Tropical Land-Use Change Emissions—Smaller, but Still Very Significant

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Before the United Nations Climate Change Conference (COP15) held in December 2009 in Copenhagen, the Brazilian media picked up the issue of REDD (Reduction of Emissions from Deforestation and Forest Degradation). A variety of somewhat conflicting statements came from all quarters: the scientific community, government authorities, environmental NGOs and other interest groups. As expected, they spanned a wide range of views on the issue.

Broadly speaking, tropical deforestation has been declining. Thus, a fundamental question has been put forward: are land-use change emissions of GHGs quantitatively significant enough to warrant a special mechanism under the UNFCCC? Some critics of REDD maintain that emissions from tropical land-use change are not as large as has been assumed, and that it is not as important as emissions from other sectors such as fossil fuel combustion.

Even before I get into the details, let me emphasize that tropical deforestation and REDD are still just as significant as before, and as important, for instance, as the share from transportation emissions. As I will describe in this post, the latest calculations using new data that has become available after the last IPCC report (2007)—following the same methodology as the IPCC—shows that the share of tropical land-use change in overall CO2 emissions has fallen. However, looking at the big picture, tropical deforestation is still a massive issue to tackle in the battle against climate change and attention should not be diverted from REDD. 

After the 2007 IPCC report, it became standard to place the share of total CO2 emissions coming from tropical land-use change at 20 percent. The IPPC Summary for Policy Makers (SPM)1 (see below) refers to estimates of land-use change emissions for the 1990s as an average value of 1.6 GtC/year (billion tons of carbon per year), but with a very large uncertainty range of 0.5 to 2.7 GtC/year. The average fossil fuel emissions for the 1990s were estimated at 6.4 GtC/year. Therefore, land use change emissions were calculated as 1.6/(6.4 + 1.6) = 0.2. That is how the 20 percent figure was arrived at.

But, as new data shows, things have changed in this decade. Fossil fuel emissions increased at the fast pace of 3.5 percent a year, in part as a result of the large growth of two emerging economies—China and India—with only a small blip in 2008 and 2009 due to the global economic downturn. In the opposite direction, tropical land-use change emissions stabilized and even declined somewhat. According to updated estimates of the Global Carbon Project (  the average tropical land-use change emissions were 1.5 GtC/year in the period 2000-2006, roughly corresponding to 15¨to 16 percent of global emissions of CO2. That emission rate has further declined over the next two years, 2007 and 2008, reaching a lower value of 1.2 GtC/year on average in 2008. That is attributed to reductions in deforestation rates both in Brazil and Indonesia and also to fewer peatland fires in the latter.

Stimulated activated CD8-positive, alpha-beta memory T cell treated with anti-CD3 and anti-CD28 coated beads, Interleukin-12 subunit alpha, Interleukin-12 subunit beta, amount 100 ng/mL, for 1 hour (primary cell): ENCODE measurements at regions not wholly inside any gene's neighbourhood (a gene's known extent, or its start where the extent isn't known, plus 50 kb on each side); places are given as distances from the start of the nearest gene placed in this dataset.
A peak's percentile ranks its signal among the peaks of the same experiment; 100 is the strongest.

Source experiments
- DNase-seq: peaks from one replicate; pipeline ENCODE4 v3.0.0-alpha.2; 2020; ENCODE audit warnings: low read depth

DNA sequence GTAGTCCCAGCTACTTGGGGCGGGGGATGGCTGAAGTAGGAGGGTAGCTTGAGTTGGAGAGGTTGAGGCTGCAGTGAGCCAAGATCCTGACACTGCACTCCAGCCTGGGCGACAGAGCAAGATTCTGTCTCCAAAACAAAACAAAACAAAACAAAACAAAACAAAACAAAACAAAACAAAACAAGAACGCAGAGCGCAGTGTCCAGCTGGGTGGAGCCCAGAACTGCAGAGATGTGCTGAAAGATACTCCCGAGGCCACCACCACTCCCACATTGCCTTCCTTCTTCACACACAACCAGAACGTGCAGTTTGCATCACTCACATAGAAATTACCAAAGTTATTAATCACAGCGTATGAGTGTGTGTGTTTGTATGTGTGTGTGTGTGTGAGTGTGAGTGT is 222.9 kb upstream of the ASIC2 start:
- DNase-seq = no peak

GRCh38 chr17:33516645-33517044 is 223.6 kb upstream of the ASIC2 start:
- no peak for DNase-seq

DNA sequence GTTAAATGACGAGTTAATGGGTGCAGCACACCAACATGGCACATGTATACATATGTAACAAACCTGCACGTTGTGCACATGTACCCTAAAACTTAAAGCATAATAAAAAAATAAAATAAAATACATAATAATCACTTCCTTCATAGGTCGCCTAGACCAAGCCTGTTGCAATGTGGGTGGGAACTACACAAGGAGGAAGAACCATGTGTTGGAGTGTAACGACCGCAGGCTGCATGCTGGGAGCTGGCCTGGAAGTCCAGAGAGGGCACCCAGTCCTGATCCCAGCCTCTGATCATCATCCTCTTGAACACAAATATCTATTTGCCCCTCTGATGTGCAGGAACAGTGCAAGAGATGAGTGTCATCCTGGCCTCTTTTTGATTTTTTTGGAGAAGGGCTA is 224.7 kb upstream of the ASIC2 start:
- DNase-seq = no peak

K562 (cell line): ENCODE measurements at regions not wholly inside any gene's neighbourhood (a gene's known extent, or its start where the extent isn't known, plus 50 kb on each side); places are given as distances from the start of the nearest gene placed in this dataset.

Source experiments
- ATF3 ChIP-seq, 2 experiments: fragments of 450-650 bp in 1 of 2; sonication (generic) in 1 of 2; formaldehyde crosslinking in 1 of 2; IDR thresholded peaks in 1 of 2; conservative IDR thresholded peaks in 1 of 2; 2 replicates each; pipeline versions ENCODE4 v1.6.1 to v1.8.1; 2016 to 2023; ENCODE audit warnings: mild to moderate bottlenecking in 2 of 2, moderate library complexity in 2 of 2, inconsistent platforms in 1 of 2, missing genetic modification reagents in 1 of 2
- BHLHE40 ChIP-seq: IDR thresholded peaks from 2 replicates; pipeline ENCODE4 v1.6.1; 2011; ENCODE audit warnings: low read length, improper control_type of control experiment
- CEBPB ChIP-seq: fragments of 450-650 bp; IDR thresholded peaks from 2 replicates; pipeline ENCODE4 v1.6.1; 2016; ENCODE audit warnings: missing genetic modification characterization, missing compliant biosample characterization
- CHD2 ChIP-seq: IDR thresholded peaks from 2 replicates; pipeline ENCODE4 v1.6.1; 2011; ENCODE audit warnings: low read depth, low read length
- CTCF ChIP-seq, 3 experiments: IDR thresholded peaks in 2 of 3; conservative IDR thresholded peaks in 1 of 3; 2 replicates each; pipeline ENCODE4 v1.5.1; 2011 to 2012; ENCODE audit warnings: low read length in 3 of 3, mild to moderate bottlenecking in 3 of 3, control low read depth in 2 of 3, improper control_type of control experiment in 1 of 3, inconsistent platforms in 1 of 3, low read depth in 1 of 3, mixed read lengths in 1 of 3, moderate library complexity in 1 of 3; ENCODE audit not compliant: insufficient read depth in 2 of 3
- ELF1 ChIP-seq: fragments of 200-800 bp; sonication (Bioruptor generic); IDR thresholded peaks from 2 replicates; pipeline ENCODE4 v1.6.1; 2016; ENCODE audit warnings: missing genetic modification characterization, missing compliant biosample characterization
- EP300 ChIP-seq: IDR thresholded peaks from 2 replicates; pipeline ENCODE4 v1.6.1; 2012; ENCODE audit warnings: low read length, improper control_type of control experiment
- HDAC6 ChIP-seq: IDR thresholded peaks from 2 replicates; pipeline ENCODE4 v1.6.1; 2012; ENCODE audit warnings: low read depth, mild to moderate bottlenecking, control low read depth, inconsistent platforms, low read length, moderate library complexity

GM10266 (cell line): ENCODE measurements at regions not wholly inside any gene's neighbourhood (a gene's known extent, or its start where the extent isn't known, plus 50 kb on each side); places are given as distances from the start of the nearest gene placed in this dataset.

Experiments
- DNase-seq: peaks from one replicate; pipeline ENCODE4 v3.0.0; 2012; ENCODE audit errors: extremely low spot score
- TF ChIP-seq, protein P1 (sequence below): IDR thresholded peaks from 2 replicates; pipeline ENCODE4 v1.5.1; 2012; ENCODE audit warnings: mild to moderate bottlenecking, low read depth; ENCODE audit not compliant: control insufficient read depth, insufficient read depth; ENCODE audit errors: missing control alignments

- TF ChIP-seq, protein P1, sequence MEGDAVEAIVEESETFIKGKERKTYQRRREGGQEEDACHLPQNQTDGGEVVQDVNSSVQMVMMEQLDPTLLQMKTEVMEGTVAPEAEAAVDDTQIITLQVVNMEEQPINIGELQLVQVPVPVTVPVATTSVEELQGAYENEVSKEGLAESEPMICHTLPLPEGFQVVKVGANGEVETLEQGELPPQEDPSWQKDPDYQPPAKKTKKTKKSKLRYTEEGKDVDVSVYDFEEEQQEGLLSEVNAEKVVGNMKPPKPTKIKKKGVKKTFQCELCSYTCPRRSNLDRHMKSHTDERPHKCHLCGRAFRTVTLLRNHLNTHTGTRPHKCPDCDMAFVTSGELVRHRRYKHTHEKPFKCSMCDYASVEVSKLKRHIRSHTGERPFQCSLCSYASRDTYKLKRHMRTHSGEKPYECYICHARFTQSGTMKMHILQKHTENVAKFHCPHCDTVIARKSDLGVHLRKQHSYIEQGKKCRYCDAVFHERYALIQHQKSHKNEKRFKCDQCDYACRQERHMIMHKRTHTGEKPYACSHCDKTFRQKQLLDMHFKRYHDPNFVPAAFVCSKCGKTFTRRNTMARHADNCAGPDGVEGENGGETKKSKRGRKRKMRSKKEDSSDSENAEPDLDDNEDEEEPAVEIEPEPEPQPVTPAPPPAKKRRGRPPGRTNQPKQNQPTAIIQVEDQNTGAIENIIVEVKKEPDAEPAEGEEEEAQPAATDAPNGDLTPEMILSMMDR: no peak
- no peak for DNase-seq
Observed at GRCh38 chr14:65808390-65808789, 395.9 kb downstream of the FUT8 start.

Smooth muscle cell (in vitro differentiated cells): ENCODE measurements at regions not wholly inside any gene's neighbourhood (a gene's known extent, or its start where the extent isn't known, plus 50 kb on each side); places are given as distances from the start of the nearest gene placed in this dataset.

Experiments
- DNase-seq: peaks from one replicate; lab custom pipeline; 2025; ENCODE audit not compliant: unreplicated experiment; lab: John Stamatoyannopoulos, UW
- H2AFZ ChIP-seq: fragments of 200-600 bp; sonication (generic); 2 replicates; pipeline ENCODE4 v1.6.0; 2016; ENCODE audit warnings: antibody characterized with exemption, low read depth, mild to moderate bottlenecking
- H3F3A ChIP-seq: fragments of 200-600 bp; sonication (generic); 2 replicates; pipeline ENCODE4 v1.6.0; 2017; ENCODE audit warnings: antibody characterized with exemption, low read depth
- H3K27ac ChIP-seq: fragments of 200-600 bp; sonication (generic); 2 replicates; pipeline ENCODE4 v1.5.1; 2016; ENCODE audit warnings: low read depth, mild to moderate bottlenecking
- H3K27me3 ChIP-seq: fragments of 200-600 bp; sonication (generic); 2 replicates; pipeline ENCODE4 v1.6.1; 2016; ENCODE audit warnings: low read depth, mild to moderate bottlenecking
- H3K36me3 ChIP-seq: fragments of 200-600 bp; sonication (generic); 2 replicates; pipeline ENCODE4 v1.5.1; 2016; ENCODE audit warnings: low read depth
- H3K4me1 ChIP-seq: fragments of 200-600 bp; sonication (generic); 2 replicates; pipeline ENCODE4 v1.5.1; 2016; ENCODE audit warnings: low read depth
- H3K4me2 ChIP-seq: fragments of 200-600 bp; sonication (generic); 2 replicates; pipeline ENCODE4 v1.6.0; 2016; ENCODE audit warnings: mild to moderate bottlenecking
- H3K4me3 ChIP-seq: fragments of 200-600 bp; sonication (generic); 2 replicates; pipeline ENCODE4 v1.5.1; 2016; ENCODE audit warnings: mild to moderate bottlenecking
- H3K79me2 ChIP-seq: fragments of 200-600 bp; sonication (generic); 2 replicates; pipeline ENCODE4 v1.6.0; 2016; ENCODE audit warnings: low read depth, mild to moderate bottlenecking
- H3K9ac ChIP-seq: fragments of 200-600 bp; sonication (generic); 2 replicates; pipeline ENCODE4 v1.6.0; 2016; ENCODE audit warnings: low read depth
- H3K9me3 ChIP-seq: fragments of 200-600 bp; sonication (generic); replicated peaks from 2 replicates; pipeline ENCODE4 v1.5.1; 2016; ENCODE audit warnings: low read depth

Currently, the total fossil fuel emissions are about 8.5 GtC/year (preliminary data for 2008). Therefore, in the CO2 emission budget for 2008, the global total CO2 emissions tally at 9.7 GtC/year (8.5 + 1.2).  Therefore, the tropical land use change fraction is (1.2/(8.5 + 1.2)) = 12.4 percent, a value considerably smaller than the 20 percent of the 1990s. The decrease of the tropical land-use change fraction of close to 8 percentage points is due to both increase of fossil fuel emissions (accounting for about 4 percent) and reductions of tropical land-use emissions (accounting for another 4 percent).

As I said earlier, even at 1.2 GtC/year, these emissions are still very significant and comparable to the CO2 emissions of transportation, which stand at approximately 14 percent. More importantly, what matters is the absolute value of emissions since this is what is causing global warming and tropical land-use change emissions are large by any measure.

Further, the figure has to be seen as a lower limit for the total GHG emissions from tropical land-use change, since there are significant emissions of other GHG (CH4 and N2O) associated with vegetation fires. A recent paper in Science3 by Bowman et al seems to indicate that emissions directly associated to fires can account for a much larger fraction of GHG emissions (up to 17 percent according to their estimates). Therefore, all things considered, one might say that land-use change emissions today account for less than 20 percent for CO2 alone, but makes up for a larger percent for all GHGs.



1The IPCC SPM WGI 2007 states: "The primary source of the increased atmospheric concentration of carbon dioxide since the pre-industrial period results from fossil fuel use, with land-use change providing another significant but smaller contribution. Annual fossil carbon dioxide emissions increased from an average of 6.4 [6.0 to 6.8] GtC (23.5 [22.0 to 25.0] GtCO2) per year in the 1990s to 7.2 [6.9 to 7.5] GtC (26.4 [25.3 to 27.5] GtCO2) per year in 2000–2005 (2004 and 2005 data are interim estimates). Carbon dioxide emissions associated with land-use change are estimated to be 1.6 [0.5 to 2.7] GtC (5.9 [1.8 to 9.9] GtCO2) per year over the 1990s, although these estimates have a large uncertainty. {7.3}."

2LeQuéré at al., 2009. Nature Geosciences, 2. doi: 10.1038/ngeo689

3Bowman et al., 2009: Fire in the Earth System. Science, 324:481-484. doi: 10.1126/science.1163886.


Carlos A. Nobre

Senior Scientist, Brazilian National Space Research Institute

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